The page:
Monday, September 25, 2023

CRISPR-edited trees reduce energy and water needed to make paper -Dlight News

Using CRISPR to genetically edit trees could drastically reduce the energy footprint of the paper industry.

Making paper requires a lot of energy and water, he says Jack Wang at North Carolina State University. In 2021, the global carbon footprint of the industry was estimated at 190 million tons – a figure that is expected to rise until 2030, when paper production is projected to peak.

One of the biggest energy drains in the papermaking process is the removal of the lignin polymer from the wood, says Wang. Within the structure of the wood, lignin is bound to cellulose, the molecule that makes up paper. . Separating the two requires high temperature and pressure, as well as lots of water, Wang says. But lignin also “contributes to the structure, integrity and resilience of trees,” he says. Rodolfo Barrangou also at North Carolina State University.

Wang, Barrangou and their colleagues wondered if they could genetically edit poplar trees, which are widely used to make paper, to have a lower lignin concentration and maintain their structure.

To do this, they used machine learning to analyze the poplar genome and highlight gene combinations that they could edit using CRISPR, and the program identified 69,123 ways to edit 21 genes.

The researchers analyzed this data to determine which combinations had the best chance of reducing a tree’s lignin content while ensuring it stayed strong, finding that only 0.5 percent hundred of these editing methods fit the bill. They chose seven that they considered particularly robust, from which they grew 174 different variants of CRISPR-edited poplars.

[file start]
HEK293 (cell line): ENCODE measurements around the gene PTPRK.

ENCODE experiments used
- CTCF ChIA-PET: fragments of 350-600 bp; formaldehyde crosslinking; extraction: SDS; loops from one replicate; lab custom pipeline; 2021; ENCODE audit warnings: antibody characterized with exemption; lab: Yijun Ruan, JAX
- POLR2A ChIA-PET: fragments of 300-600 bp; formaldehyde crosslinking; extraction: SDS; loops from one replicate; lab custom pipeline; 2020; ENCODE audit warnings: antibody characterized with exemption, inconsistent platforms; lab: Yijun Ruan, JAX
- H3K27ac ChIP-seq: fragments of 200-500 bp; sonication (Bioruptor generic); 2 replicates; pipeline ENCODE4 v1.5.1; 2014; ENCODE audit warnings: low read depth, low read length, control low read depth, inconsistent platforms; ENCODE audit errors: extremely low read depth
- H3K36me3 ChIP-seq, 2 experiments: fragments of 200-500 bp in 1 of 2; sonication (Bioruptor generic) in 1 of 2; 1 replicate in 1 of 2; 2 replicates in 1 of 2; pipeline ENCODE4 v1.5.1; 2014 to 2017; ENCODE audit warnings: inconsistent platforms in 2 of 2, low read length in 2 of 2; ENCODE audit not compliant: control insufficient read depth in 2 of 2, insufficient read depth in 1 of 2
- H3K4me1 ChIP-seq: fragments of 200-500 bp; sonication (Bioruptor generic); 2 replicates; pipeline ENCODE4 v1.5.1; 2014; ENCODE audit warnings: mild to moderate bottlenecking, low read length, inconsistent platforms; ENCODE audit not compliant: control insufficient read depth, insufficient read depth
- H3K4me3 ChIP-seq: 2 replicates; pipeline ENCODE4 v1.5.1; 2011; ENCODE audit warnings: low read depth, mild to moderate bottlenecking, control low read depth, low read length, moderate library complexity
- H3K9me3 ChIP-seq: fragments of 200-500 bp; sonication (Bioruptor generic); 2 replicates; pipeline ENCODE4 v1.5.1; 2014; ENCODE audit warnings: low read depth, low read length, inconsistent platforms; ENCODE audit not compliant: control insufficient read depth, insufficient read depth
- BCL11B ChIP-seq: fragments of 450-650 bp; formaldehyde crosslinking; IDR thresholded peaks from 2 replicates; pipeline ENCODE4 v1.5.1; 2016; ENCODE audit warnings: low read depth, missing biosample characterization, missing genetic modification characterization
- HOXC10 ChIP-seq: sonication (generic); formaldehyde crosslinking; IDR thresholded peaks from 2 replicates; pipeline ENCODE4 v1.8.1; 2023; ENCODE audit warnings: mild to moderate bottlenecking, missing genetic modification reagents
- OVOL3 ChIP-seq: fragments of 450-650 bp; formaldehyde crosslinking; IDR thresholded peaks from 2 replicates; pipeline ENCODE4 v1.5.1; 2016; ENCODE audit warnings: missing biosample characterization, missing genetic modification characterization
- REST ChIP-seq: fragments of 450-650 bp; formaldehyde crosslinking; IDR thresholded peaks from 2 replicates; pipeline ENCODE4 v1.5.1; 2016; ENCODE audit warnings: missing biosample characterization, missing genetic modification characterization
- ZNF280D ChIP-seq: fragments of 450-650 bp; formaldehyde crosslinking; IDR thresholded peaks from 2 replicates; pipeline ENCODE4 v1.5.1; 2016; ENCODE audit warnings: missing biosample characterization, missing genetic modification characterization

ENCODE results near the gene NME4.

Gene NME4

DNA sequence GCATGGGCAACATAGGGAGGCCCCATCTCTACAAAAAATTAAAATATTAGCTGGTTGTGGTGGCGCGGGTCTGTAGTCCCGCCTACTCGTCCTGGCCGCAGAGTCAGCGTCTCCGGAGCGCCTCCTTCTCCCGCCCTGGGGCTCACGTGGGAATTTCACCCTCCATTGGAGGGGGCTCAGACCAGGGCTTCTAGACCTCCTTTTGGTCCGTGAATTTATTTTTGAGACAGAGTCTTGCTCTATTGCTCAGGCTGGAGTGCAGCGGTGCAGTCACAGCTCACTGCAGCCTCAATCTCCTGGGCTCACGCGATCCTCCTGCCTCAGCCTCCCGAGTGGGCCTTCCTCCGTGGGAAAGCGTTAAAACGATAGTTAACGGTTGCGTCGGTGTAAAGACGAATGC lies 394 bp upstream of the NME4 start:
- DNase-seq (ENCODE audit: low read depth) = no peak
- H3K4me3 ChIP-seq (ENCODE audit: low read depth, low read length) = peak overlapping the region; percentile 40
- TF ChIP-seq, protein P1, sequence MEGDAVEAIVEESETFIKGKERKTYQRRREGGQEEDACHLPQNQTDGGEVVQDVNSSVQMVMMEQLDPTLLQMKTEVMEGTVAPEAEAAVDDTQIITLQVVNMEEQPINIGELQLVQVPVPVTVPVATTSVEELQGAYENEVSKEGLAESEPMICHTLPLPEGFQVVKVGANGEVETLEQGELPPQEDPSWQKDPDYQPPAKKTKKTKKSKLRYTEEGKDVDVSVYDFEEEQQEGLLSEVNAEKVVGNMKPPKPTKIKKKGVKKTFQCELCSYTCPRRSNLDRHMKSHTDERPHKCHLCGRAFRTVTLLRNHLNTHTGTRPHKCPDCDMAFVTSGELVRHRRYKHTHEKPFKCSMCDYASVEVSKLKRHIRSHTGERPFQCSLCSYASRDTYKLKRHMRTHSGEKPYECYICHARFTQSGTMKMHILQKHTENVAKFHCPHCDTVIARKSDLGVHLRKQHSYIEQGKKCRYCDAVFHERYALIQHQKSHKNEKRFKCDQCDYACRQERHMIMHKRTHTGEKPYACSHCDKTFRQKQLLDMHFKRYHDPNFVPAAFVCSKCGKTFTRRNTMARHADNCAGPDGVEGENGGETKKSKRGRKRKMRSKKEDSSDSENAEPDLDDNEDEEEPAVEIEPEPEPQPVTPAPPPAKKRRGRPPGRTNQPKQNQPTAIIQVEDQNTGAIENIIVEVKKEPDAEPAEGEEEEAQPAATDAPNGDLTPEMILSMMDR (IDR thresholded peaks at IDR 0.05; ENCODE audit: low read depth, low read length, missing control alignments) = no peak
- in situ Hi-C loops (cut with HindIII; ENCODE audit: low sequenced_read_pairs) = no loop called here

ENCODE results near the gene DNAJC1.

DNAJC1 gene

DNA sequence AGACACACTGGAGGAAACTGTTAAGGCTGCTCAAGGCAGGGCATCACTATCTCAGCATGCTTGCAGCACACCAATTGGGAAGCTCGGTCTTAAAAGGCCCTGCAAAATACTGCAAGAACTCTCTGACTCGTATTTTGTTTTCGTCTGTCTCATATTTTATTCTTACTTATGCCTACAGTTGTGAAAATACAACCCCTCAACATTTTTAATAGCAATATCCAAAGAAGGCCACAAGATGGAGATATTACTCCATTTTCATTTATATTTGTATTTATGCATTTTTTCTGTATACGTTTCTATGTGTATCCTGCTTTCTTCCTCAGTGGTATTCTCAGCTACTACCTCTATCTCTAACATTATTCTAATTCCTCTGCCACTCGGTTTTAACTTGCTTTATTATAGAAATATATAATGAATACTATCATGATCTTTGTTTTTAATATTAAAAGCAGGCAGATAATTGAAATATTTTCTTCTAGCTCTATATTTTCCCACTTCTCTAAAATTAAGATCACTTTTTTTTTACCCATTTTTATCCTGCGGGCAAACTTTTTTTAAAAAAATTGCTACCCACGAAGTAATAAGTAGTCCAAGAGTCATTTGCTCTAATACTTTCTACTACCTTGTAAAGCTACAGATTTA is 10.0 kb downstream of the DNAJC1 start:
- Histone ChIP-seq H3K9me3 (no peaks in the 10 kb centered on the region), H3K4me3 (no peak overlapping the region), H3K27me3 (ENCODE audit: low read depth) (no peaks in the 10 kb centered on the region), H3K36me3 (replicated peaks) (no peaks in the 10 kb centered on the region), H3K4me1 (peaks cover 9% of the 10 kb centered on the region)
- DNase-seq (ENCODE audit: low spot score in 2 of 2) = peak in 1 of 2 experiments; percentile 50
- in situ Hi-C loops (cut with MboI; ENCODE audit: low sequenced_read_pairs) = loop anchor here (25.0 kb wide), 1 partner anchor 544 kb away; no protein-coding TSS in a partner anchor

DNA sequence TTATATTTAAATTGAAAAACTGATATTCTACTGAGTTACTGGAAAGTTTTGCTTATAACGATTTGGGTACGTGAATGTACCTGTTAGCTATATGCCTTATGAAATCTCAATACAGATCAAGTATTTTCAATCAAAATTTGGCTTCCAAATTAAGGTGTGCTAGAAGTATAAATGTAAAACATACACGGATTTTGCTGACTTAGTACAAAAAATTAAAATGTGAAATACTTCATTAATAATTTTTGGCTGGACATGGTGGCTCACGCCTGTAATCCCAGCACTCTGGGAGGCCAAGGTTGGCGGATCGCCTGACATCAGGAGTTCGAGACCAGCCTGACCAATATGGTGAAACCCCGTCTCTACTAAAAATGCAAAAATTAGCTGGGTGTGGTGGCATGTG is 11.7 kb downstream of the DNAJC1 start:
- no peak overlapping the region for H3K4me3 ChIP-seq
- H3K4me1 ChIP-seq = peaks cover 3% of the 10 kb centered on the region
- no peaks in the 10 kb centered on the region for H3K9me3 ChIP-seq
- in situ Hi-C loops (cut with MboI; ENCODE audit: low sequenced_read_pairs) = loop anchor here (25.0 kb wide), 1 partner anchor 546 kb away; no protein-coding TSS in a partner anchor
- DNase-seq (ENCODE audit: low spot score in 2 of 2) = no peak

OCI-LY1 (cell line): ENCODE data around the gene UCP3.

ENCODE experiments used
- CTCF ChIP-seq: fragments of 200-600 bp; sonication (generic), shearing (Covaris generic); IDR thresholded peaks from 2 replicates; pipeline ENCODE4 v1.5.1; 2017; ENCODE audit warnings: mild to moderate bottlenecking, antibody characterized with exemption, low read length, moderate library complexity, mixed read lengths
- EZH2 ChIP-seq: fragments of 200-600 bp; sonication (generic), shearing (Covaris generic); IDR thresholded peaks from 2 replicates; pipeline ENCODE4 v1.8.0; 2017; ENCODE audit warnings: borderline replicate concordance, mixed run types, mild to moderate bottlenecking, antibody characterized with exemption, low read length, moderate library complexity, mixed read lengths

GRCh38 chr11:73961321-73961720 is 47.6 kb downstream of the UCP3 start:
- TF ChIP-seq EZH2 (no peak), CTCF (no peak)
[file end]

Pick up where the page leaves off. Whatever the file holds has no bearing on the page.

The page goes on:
After six months of growth, the team found that the lignin content in the edited trees was up to 49 percent lower than in the unedited trees.

“At a time when climate change is so important, finding tangible and potential real-world solutions to substantially reduce carbon emissions from pulp and paper production is very exciting,” says Wang.

The trees have been growing for about a year and show no major adverse effects on their structure, Barrangou says. The researchers plan to plant several of them in a forest to study the long-term effects of gene editing, and are exploring the technique for other types of trees used to make paper.

“This could be the beginning of a new era of sustainable forestry,” says Barrangou. Wang says he hopes these trees could see large-scale commercial use by the 2040s.

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